An observational multicenter study involving 36 women administered hyperimmune IgG also corroborated the lack of significant efficacy of this approach (08).
A multicenter, double-blind trial evaluated efficacy of cytomegalovirus hyperimmune immunoglobulins administered to pregnant women with primary cytomegalovirus infection diagnosed before 24 weeks' gestation. This approach failed to lower incidence of a composite of congenital cytomegalovirus infection or perinatal death compared placebo (27).
A study of in-utero symptomatic cytomegalovirus infections evaluated the effects of combined fetal therapy (FT) and neonatal therapy (NT) consisting of immunoglobulin therapy administered into the fetal peritoneal cavity and/or maternal blood and post-natal administration of valacyclovir/valganciclovir. At 18 months of age at follow-up, the proportion of infants with severe impairments in the fetal therapy group was significantly lower than that in neonatal therapy alone group (18.2 % vs. 64.3 %, p < 0.05) (55).
International Congenital Cytomegalovirus Recommendations Group’s most recent guideline does not recommend the use of cytomegalovirus hyperimmunoglobulin for prevention of congenital cytomegalovirus in pregnant women with primary cytomegalovirus. The guidelines also do not recommend the use of valganciclovir for congenital cytomegalovirus during pregnancy (43).
The most recent best practice guideline from the American Society for Maternal-Fetal Medicine does not recommend antenatal treatment with ganciclovir or valacyclovir (53). The guideline specifies that these options or cytomegalovirus hyperimmune immunoglobulin should be offered only as a part of a research protocol.
Postnatal treatment. Infants with severe symptomatic infections require supportive care for systemic disease, eye problems, or seizures. Ganciclovir appears to preserve or improve hearing and neurodevelopmental status (39). Although intravenous ganciclovir and oral valganciclovir are used in the treatment of congenital cytomegalovirus infection, their use is limited by the potential for toxicity, especially neutropenia (38). A randomized, placebo-controlled trial of valganciclovir administered to infants with symptomatic cytomegalovirus infection showed that 6 months of treatment was superior to 6 weeks of treatment in improving long-term hearing and development outcomes (32). Oral treatment with valganciclovir appears preferable because of easier administration, high bioavailability, and efficacy on clinical and virological parameters (23); however, because of significant toxicity associated with valganciclovir, only moderately to severely affected infants older than 32 weeks of gestation but younger than 1 month of age should be administered valganciclovir (43). The combined use of antiviral agents and anticytomegalovirus immunoglobulin in severe disease may be more efficient than either agent alone. Cytomegalovirus-induced infantile spasms are not treated with adrenocorticotropic hormone to avoid a disseminated infection. Infected infants require serial medical, audiologic, psychometric, and eye examinations to detect late sequelae. Older children may require specific therapeutic interventions and educational assistance. Cochlear implants are effective for hearing loss. Gandhi and colleagues published an evidence-based review and algorithm for the management of cases of suspected of congenital cytomegalovirus infection (23).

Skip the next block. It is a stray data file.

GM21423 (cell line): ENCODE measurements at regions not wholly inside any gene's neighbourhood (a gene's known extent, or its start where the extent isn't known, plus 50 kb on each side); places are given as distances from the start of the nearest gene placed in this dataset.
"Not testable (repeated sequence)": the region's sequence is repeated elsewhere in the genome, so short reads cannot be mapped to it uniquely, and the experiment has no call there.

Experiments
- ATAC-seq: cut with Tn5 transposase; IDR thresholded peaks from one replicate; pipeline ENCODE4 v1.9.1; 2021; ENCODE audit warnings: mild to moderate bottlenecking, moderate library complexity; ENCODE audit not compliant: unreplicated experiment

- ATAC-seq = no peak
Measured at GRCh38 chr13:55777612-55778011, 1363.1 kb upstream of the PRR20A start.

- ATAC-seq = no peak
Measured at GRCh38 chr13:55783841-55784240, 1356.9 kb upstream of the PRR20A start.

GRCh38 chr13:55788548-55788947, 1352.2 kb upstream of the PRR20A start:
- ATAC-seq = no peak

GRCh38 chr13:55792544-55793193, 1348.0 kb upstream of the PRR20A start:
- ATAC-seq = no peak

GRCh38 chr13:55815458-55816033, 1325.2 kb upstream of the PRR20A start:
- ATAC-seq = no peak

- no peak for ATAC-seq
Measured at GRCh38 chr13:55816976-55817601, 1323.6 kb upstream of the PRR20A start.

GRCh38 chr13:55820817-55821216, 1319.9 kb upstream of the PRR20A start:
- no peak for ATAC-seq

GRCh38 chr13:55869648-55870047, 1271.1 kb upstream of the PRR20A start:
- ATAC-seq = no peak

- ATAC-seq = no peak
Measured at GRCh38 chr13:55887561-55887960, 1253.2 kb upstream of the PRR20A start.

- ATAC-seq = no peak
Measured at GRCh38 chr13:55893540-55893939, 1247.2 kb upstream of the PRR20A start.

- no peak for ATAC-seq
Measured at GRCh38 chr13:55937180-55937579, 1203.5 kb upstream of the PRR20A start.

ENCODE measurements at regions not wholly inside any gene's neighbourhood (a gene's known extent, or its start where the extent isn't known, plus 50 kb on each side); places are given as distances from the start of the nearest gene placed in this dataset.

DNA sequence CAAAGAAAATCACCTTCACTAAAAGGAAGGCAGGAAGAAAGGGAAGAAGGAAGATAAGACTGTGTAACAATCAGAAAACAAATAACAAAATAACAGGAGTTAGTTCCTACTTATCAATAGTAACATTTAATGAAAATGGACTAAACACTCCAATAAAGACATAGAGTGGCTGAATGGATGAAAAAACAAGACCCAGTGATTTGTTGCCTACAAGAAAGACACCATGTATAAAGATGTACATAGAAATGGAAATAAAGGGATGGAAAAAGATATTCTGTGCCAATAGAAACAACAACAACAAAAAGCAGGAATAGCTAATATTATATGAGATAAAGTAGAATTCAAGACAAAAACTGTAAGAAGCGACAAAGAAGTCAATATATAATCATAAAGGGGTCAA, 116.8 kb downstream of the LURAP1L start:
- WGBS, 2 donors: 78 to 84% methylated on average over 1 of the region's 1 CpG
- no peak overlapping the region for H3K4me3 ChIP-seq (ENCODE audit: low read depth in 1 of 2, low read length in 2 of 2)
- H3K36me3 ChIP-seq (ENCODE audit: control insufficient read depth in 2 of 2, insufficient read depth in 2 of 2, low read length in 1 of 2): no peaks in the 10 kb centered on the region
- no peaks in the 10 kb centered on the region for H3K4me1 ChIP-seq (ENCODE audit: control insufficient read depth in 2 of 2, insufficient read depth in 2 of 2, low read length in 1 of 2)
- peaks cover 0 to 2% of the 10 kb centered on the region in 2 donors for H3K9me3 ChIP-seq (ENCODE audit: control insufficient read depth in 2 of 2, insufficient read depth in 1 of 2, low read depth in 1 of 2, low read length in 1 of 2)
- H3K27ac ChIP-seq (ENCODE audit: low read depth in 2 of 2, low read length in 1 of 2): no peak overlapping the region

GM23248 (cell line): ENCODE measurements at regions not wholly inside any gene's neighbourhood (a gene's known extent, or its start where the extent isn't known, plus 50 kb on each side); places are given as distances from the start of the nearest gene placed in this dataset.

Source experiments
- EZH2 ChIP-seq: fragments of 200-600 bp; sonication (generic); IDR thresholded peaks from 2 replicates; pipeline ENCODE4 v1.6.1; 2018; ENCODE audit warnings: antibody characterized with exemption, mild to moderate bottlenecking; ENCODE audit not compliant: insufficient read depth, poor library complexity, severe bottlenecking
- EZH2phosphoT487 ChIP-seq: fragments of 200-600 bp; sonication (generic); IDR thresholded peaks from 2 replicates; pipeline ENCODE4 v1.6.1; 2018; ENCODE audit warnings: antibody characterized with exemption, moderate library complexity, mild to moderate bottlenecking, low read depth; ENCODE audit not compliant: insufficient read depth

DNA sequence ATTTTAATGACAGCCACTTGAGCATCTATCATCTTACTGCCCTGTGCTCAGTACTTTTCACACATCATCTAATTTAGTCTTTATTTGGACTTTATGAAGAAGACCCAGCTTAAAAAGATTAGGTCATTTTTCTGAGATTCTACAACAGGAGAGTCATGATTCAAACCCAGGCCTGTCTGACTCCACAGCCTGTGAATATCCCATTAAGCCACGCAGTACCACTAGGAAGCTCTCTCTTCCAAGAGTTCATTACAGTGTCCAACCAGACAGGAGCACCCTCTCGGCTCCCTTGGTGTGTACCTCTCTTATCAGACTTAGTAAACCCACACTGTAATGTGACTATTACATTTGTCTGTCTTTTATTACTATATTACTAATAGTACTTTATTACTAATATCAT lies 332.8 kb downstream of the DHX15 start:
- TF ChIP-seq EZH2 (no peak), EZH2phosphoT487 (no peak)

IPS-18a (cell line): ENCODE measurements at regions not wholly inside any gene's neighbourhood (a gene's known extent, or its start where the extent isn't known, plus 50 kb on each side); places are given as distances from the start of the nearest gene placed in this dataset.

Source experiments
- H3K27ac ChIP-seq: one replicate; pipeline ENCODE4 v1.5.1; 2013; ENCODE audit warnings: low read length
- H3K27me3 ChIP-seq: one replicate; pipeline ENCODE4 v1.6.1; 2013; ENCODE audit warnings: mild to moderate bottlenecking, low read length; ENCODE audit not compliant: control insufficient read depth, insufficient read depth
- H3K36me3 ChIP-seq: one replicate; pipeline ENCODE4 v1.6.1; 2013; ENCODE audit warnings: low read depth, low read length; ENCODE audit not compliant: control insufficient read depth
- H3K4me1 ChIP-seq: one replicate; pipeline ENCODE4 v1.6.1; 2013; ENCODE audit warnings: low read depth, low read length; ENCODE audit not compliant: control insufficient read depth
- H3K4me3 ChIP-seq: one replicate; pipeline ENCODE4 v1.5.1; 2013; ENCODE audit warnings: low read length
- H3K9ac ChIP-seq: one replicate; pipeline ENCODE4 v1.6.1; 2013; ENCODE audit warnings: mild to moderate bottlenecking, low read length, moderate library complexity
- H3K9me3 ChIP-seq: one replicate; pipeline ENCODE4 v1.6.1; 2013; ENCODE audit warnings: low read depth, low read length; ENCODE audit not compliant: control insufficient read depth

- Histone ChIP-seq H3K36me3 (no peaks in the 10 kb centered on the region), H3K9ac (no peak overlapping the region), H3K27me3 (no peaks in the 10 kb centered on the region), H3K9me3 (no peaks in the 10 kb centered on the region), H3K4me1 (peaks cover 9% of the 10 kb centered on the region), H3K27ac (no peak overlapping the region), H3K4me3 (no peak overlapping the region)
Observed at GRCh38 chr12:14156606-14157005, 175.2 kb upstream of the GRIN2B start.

A study evaluated whether cytomegalovirus-specific CD8 + T-cell responses in neonates with congenital cytomegalovirus using QuantiFERON®-CMV assay, within day 14 of life (T0) and during the second month of life (T1), could be used to predict symptomatic infection (11). Reactive QuantiFERON®-cytomegalovirus results at T0 and T1 correlated with lack of neonatal symptoms (P = .0001).
Congenital cytomegalovirus involves maternal infection during pregnancy. Primary maternal infections during the first half of pregnancy carry the greatest risk of fetal damage. Pregnant women should avoid contact with suspected cases.
All contributors' financial relationships have been reviewed and mitigated to ensure that this and every other article is free from commercial bias.
Elena Grebenciucova MD
Dr. Grebenciucova of Northwestern University has no relevant financial relationships to disclose.See Profile
John E Greenlee MD
Dr. Greenlee of the University of Utah School of Medicine has no relevant financial relationships to disclose.See Profile